Alternative school to relocate
NATCHEZ — The company that partnered with the Natchez-Adams School District to operate Central Alternative School last year will do so again this year but in a different location.
The district approved last year a contract to outsource the operation of the school to Ombudsman Educational Services, a Chicago-based company that partners with 115 school districts in 19 states across the country and specializes in alternative education, credit recovery and other programs.
During a specially called meeting Thursday morning, school board members approved to enter into another contract with the company for the 2014-15 school year.
Changes to the contract included an agreement for the company to provide a counselor at the school and for the relocation to the Robert Lewis Magnet School campus.
The program, Superintendent Frederick Hill said, would operate out of an annexed portion of the magnet school where the alternative school’s students would not have any interaction with those at the magnet school.
“They will be self sufficient as far as their building and having all their own resources goes,” Hill said. “They’ll even have their own common and cafeteria areas to keep them separate from the magnet school building.”
Ombudsman Regional Vice President Scott Russell gave a presentation to the school board before the contract approval Tuesday and said he was pleased with the results of the program from its first year of operation.
A total of 142 students were enrolled in the program last school year with the majority of those students — 93 — being there for behavior reasons.
Russell said 70 percent of the middle school students passed at least two or more classes, and 30 high school students were able to graduate with an Ombudsman degree at the end of the year.
The company is accredited by AdvancED, a non-profit, non-governmental organization that accredits primary and secondary schools through the U.S. and internationally. The organization was formerly known as the Southern Association of Colleges and Schools and is the same company that accredits the district.
That means an Ombudsman diploma carries the same weight as an NASD diploma or any others from the State of Mississippi, Hill said.
Those students aren’t counted toward the district’s overall graduation rate, but also don’t count as students who have dropped out, which Hill said impacts the district’s letter grade rating issued by the state.
“But at the end of the day, it’s giving these kids an opportunity to graduate high school,” Hill said. “I am pleased with what occurred there last year, and I know we’re going to work even harder in the 14-15 school year.”
Before the contract was approved, board member Benny Wright said he wanted to ensure that students throughout the district weren’t going to be pushed into getting an Ombudsman diploma and not have the option of graduating with their peers at Natchez High School.
Hill said the program would not serve as an immediate alternative to any student in the district.
“These students remain at Natchez High School until the last possible minute they can to determine if they can graduate at Natchez High,” Hill said. “It’s not a matter of just trying to get rid of these kids, but instead we’re giving them one more opportunity to earn a diploma.”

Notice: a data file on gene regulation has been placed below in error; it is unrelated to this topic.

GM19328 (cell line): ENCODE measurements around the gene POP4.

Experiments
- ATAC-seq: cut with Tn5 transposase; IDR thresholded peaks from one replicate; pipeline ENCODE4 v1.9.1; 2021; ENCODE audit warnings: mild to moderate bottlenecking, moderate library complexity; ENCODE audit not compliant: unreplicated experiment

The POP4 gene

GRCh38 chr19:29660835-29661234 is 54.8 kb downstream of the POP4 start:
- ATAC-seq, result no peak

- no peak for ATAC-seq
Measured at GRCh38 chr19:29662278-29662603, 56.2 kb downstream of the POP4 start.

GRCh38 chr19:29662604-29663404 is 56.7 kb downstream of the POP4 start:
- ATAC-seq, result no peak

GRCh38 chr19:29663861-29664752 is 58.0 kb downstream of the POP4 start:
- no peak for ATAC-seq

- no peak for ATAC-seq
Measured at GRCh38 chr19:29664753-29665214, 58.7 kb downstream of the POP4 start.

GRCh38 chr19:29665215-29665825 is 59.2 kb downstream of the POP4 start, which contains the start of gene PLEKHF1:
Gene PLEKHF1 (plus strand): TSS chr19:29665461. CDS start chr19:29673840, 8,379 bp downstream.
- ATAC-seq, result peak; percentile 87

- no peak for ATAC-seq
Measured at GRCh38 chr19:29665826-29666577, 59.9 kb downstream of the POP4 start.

In other news from the meeting:
4The board approved a $140,000 loan from the district’s 16th section principal fund account to pay for remodeling costs and new equipment for one school.
Sixteenth section land is public acreage that was set aside when Mississippi was first surveyed in order to help fund education by allowing school districts to collect interest and revenue by leasing those lands.
The lands can be leased for farming, hunting, agriculture or oil and gas exploration. A portion of the account must remain untouched by the district, while the interest can be spent.
The district can borrow money from that trust to pay for certain things like building new buildings, repairing or maintaining buildings or transportation. Any money borrowed from the trust has to be paid back with interest.
The district will borrow $140,000 to pay for cafeteria equipment for the Central Alternative School building, which will house district ninth graders as the Freshman Academy, as well as a new air conditioning unit and the replacement of flooring at the Steckler Multipurpose Building.
Hill said the improvements to Steckler were necessary to provide the district with a large meeting space of their own.
“I think we’re at a point with Steckler where something has to be done,” Hill said. “When we have a large activity for our staff, we have to go to the (Natchez) Convention Center because we don’t have any facility large enough. Now, Steckler will be that location.”
Hill said he felt confident in the district’s budget to borrow the money and pay back the funds with interest.
The district’s 16th section principal fund currently has a balance of $326,722.
The terms of the contract approved Tuesday state the district is borrowing the funds for a term not exceeding 20 years and will be repaid with a 4 percent interest rate.
“We decided to borrow the money instead of pulling a large chunk of money out of the budget,” Hill said.
The board finalized July 10 as the date for its annual budgetary public hearing.
Before adopting its annual budget, the district must advertise how much it plans to ask for in ad valorem taxes for the upcoming fiscal year.
The board plans to finalize that amount today during a budgetary work session in order to begin advertising the amount July 2 and 9 ahead of the ahead of the public hearing.